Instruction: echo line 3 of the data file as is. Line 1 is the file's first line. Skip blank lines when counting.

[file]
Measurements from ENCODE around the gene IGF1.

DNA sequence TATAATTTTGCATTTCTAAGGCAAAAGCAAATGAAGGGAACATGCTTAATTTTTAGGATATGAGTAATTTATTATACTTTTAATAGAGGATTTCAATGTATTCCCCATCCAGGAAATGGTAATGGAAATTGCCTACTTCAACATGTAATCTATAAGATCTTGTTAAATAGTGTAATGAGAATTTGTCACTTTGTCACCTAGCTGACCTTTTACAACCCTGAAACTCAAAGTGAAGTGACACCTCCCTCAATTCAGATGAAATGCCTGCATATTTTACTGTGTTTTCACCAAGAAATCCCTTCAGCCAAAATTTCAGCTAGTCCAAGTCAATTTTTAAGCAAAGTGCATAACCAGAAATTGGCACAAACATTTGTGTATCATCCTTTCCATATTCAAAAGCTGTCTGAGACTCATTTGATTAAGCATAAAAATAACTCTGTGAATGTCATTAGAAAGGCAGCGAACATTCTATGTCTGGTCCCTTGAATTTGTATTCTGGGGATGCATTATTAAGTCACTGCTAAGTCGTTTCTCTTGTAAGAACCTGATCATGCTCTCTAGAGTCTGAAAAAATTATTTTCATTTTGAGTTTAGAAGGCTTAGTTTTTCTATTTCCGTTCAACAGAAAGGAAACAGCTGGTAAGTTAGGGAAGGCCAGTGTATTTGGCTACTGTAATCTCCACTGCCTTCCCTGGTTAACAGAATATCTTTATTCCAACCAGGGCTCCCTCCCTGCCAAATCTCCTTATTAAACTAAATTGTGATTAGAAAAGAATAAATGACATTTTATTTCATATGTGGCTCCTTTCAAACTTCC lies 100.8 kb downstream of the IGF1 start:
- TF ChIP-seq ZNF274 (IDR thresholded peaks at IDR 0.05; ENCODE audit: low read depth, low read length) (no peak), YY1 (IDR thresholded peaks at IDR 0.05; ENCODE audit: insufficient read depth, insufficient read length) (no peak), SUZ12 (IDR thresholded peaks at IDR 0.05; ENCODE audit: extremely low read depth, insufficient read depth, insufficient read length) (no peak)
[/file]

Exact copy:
- TF ChIP-seq ZNF274 (IDR thresholded peaks at IDR 0.05; ENCODE audit: low read depth, low read length) (no peak), YY1 (IDR thresholded peaks at IDR 0.05; ENCODE audit: insufficient read depth, insufficient read length) (no peak), SUZ12 (IDR thresholded peaks at IDR 0.05; ENCODE audit: extremely low read depth, insufficient read depth, insufficient read length) (no peak)